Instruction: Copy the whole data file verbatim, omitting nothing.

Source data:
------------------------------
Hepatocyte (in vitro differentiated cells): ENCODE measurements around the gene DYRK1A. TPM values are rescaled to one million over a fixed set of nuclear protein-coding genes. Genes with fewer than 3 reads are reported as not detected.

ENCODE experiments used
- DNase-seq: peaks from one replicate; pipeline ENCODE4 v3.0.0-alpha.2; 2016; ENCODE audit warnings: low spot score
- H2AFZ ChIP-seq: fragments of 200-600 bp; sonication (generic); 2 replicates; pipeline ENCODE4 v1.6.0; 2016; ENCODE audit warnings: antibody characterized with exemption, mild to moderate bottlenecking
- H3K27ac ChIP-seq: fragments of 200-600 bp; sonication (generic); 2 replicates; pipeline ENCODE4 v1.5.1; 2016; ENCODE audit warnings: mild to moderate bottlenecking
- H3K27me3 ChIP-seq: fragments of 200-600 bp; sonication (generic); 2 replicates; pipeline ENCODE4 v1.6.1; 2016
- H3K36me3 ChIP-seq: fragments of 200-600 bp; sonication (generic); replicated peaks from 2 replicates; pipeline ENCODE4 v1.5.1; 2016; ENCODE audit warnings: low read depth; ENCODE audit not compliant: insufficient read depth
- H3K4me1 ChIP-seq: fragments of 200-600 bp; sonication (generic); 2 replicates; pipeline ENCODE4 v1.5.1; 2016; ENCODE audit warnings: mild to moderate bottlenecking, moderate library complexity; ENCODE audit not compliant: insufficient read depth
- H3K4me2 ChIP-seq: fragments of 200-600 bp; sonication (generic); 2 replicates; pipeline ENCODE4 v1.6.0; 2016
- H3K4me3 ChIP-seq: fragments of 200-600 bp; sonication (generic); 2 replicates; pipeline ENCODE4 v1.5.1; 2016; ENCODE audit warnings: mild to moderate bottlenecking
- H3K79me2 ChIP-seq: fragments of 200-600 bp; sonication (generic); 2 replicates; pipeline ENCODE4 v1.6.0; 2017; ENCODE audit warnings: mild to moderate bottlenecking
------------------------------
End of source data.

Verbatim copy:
Hepatocyte (in vitro differentiated cells): ENCODE measurements around the gene DYRK1A. TPM values are rescaled to one million over a fixed set of nuclear protein-coding genes. Genes with fewer than 3 reads are reported as not detected.

ENCODE experiments used
- DNase-seq: peaks from one replicate; pipeline ENCODE4 v3.0.0-alpha.2; 2016; ENCODE audit warnings: low spot score
- H2AFZ ChIP-seq: fragments of 200-600 bp; sonication (generic); 2 replicates; pipeline ENCODE4 v1.6.0; 2016; ENCODE audit warnings: antibody characterized with exemption, mild to moderate bottlenecking
- H3K27ac ChIP-seq: fragments of 200-600 bp; sonication (generic); 2 replicates; pipeline ENCODE4 v1.5.1; 2016; ENCODE audit warnings: mild to moderate bottlenecking
- H3K27me3 ChIP-seq: fragments of 200-600 bp; sonication (generic); 2 replicates; pipeline ENCODE4 v1.6.1; 2016
- H3K36me3 ChIP-seq: fragments of 200-600 bp; sonication (generic); replicated peaks from 2 replicates; pipeline ENCODE4 v1.5.1; 2016; ENCODE audit warnings: low read depth; ENCODE audit not compliant: insufficient read depth
- H3K4me1 ChIP-seq: fragments of 200-600 bp; sonication (generic); 2 replicates; pipeline ENCODE4 v1.5.1; 2016; ENCODE audit warnings: mild to moderate bottlenecking, moderate library complexity; ENCODE audit not compliant: insufficient read depth
- H3K4me2 ChIP-seq: fragments of 200-600 bp; sonication (generic); 2 replicates; pipeline ENCODE4 v1.6.0; 2016
- H3K4me3 ChIP-seq: fragments of 200-600 bp; sonication (generic); 2 replicates; pipeline ENCODE4 v1.5.1; 2016; ENCODE audit warnings: mild to moderate bottlenecking
- H3K79me2 ChIP-seq: fragments of 200-600 bp; sonication (generic); 2 replicates; pipeline ENCODE4 v1.6.0; 2017; ENCODE audit warnings: mild to moderate bottlenecking